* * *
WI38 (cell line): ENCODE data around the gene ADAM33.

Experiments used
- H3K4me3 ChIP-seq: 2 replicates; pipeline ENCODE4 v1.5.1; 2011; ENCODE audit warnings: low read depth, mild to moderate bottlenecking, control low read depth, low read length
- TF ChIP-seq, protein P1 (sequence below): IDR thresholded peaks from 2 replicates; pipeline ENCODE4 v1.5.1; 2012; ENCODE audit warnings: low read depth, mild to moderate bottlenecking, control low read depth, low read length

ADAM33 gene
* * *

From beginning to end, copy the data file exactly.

WI38 (cell line): ENCODE data around the gene ADAM33.

Experiments used
- H3K4me3 ChIP-seq: 2 replicates; pipeline ENCODE4 v1.5.1; 2011; ENCODE audit warnings: low read depth, mild to moderate bottlenecking, control low read depth, low read length
- TF ChIP-seq, protein P1 (sequence below): IDR thresholded peaks from 2 replicates; pipeline ENCODE4 v1.5.1; 2012; ENCODE audit warnings: low read depth, mild to moderate bottlenecking, control low read depth, low read length

ADAM33 gene